Jakarta. Pulp and paper producer APRIL Group shared its sustainability commitment during the Think20 (T20) summit which was held on September 5- 6, as an effort of fostering collective action and tangible cooperation in climate-related investment.
The T20 is the official engagement group of G20 which brings together leading think tanks and research centers worldwide. It serves as the idea bank of the G20 and aims to provide research-based policy recommendations to G20 leaders.
Sihol Aritonang, the President Director of PT Riau Andalan Pulp and Paper (RAPP), the operating arm of APRIL, joined as one of the speakers from the private sector to share the company’s efforts in climate actions.
“Last year, we successfully installed 1 MW of solar panel installation and this year we are going to increase the capacity to 10 MW,” he said while explaining the progress of the company’s APRIL2030 sustainability commitment. “Currently, 87 percent of our energy consumption in our mill in Riau is derived from renewable energy,” said Sihol.
In November 2020, the company launched APRIL2030 — a decade-long sustainability agenda that focuses on delivering positive impacts on climate, nature, and people. APRIL2030 encompasses targets to achieve net zero carbon emissions from land use and aims to source 90 percent of mill energy needs from renewables and cleaner energy sources by 2030, among other science-based and tangible targets.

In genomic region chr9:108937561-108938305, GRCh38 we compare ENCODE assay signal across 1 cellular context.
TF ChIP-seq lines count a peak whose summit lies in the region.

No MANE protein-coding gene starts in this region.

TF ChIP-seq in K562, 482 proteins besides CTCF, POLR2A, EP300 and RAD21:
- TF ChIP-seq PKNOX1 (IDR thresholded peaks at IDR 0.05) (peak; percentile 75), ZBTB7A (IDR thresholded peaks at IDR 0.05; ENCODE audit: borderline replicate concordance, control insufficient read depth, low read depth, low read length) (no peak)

APRIL also ensures that there won’t be any loss of protected forest areas in its operation in Riau Province, in Sumatra, and guarantees measured protected forest areas, biodiversity, and ecosystems in the conservation and restoration areas.
Currently, the company manages and restores a 150,000-hectare degraded peatland on the Kampar Peninsula and Padang Island in Sumatra under its flagship peatland ecosystem restoration program Restorasi Ekosistem Riau (RER). The RER is home to more than 800 species of wildlife, including the critically endangered Sumatran tiger.
“Key components of our thriving landscape called “Production-Protection” approach. The production area provides effective protection on the natural forest, and not only that, the production forest generates the required funding to fund the conservation,” Sihol explained.
APRIL underscored the importance of collaborating with other partners to implement the commitments. For example, commenced establishing a community conservation pilot project in partnership with five villages on peat landscapes, building on the trust established through the company’s Fire Free Village Program.
Protected areas range from 1,000-5,000 hectares and the project involves creating livelihood opportunities to ensure the economic viability of the program and relieve pressure on the landscape.
Under the guidance of the World Conservation Society, APRIL is also working to update its conservation plans for all 32 of our owned and supply partner estates as well as preparing key species management plans and developing strategies to address the illegal wildlife trade.
APRIL Group has also established a partnership with Science-Based Target Initiative (SBTi) and work hand in hand to set the target of emissions reduction on the basis of science in parallel with the criteria that SBTi has set.
“We believe that climate ambitions are ambitious and a single company cannot accomplish those ambitions alone. That is why we strike, we form a strategic partnership so we can elaborate to achieve common goals,” he said.